returning to Georgetown."

The Consul relates in the book The Jonestown Carnage, how
returning home that evening his wife told him that Jim Joness
assistant, Sharon Amos, had called from the Temple office in

"Sharon was weeping and said that Jonestown had been surrounded
by armed men. In spite of the poor reception she had received a
radiogram which said that military helicopters were circling over
the settlement. 'Help us!' she screamed. 'Jonestown is being
destroyed! They wont spare anyone! Somebody is trying to get into
my flat. Do something! Save us!' Then they were cut off. My wife
immediately phoned the Guyanese police and was told that a
reinforced police detachment had been sent to the Amos home. But
it was too late. Amos and her three children were dead. They were
slaughtered by Blakey who was also a CIA agent infiltrated into
the Jones organisation. Later he was declared insane, and then
vanished from view. That terrible night of the 18th to the 19th
of November was the scene of a monstrous massacre."

On November 19 the Timehri airport in Guyana was unusually busy
and crowded with American servicemen. Standing on the runway was
a giant S-141 aircraft of the U.S. airforce out of which American
troops were unloading disassembled helicopters, jeeps, and some
small armaments. The bewildered Guyanese soldiers and officials
stood by speechless. One airport employee said he did not know
why a U.S. military plane was at a Guyanan civil airport. Nobody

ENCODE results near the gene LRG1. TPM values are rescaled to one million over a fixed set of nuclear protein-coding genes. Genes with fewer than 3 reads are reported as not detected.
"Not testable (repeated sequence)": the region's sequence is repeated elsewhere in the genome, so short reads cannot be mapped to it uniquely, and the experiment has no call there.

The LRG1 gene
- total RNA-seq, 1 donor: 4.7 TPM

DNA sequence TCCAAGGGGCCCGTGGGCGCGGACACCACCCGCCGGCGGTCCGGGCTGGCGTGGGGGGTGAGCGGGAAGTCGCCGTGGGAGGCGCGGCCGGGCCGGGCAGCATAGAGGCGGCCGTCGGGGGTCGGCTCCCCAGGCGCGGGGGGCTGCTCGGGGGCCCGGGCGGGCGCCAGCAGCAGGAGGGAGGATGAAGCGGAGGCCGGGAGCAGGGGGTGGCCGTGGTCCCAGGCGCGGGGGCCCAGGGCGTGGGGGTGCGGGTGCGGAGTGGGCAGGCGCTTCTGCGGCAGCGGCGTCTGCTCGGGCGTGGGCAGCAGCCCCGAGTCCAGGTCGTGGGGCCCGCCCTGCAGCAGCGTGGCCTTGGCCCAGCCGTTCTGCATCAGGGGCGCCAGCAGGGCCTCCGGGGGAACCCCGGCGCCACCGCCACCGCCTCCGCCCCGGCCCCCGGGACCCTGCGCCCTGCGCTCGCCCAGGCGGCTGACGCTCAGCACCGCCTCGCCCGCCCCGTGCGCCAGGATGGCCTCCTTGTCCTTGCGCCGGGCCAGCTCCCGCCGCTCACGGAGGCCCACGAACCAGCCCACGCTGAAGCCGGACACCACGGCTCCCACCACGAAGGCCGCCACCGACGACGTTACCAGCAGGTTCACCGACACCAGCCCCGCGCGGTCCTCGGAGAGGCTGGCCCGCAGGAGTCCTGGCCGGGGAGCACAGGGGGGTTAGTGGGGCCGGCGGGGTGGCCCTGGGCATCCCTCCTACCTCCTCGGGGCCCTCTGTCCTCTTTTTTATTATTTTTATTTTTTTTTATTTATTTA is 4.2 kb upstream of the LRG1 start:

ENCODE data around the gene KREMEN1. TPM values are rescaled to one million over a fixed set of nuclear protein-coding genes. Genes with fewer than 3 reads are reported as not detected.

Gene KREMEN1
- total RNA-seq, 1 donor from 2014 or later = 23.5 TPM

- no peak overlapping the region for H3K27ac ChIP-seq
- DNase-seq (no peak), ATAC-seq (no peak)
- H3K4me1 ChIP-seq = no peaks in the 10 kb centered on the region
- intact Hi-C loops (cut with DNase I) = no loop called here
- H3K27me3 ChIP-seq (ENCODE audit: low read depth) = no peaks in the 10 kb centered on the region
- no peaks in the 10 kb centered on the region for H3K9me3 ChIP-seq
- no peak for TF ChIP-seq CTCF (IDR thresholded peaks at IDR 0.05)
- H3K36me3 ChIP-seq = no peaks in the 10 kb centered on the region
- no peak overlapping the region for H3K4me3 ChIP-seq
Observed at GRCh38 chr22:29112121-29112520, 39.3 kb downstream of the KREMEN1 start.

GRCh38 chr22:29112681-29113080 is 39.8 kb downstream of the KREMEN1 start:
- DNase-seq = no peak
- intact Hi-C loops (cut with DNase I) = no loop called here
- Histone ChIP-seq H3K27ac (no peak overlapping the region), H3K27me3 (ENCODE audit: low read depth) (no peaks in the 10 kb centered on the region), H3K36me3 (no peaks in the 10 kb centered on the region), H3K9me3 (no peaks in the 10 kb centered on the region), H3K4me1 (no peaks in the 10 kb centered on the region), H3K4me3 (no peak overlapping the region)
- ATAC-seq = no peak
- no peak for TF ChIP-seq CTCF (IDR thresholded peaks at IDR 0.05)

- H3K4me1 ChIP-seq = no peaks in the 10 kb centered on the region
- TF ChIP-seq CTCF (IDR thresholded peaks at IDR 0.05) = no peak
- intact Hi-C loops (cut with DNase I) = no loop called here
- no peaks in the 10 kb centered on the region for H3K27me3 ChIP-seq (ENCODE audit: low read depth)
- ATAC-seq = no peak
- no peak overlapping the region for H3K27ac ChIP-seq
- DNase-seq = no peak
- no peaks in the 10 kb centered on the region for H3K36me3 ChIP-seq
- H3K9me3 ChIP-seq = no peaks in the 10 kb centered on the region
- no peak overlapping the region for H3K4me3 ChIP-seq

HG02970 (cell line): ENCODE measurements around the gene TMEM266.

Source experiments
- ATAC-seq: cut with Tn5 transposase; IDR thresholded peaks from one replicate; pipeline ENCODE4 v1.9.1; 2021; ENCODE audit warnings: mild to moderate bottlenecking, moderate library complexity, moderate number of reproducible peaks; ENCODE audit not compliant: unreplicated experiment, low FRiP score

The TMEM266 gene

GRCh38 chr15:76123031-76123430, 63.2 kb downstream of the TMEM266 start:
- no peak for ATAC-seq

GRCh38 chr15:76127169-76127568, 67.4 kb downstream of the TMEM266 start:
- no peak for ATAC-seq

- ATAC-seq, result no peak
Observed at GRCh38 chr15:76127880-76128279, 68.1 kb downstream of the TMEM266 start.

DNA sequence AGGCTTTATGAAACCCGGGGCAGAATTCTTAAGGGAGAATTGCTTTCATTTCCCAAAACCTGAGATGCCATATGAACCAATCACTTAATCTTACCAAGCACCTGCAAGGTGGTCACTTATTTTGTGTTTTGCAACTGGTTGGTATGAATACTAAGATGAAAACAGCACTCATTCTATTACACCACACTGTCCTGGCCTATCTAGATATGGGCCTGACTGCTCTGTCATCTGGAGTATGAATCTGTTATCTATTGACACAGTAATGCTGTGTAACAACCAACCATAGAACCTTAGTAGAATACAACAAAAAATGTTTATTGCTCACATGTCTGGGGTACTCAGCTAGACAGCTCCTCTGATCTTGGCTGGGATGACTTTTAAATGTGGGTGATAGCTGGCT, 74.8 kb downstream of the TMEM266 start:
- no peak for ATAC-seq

knew why it had landed. That was not the first plane to have
arrived that day, the airport employee stated.

The Aftermath

Operations aimed at mass extermination of civilians in different
countries have been widely practised by the CIA as a means of
attaining political goals. Over the last 25 years alone the U.S.
Central Intelligence Agency has undertaken over 900 major secret
operations and several thousand smaller-scale terrorist actions.
One such operation, carried out in Vietnam under the code name
Phoenix, took about 80,000 lives.

What makes the carnage in Guyana so different from other CIA
crimes is that its victims were not foreigners; they were
Americans who had left their home country because they did not
want to live under the U.S. socio-political system. To this day,
the mass murder of hundreds of U.S. citizens in Jonestown has
never been investigated by U.S. authorities and the perpetrators
of the crime have been neither identified nor punished.

Yet, Jonestown is deeply etched into the religious and social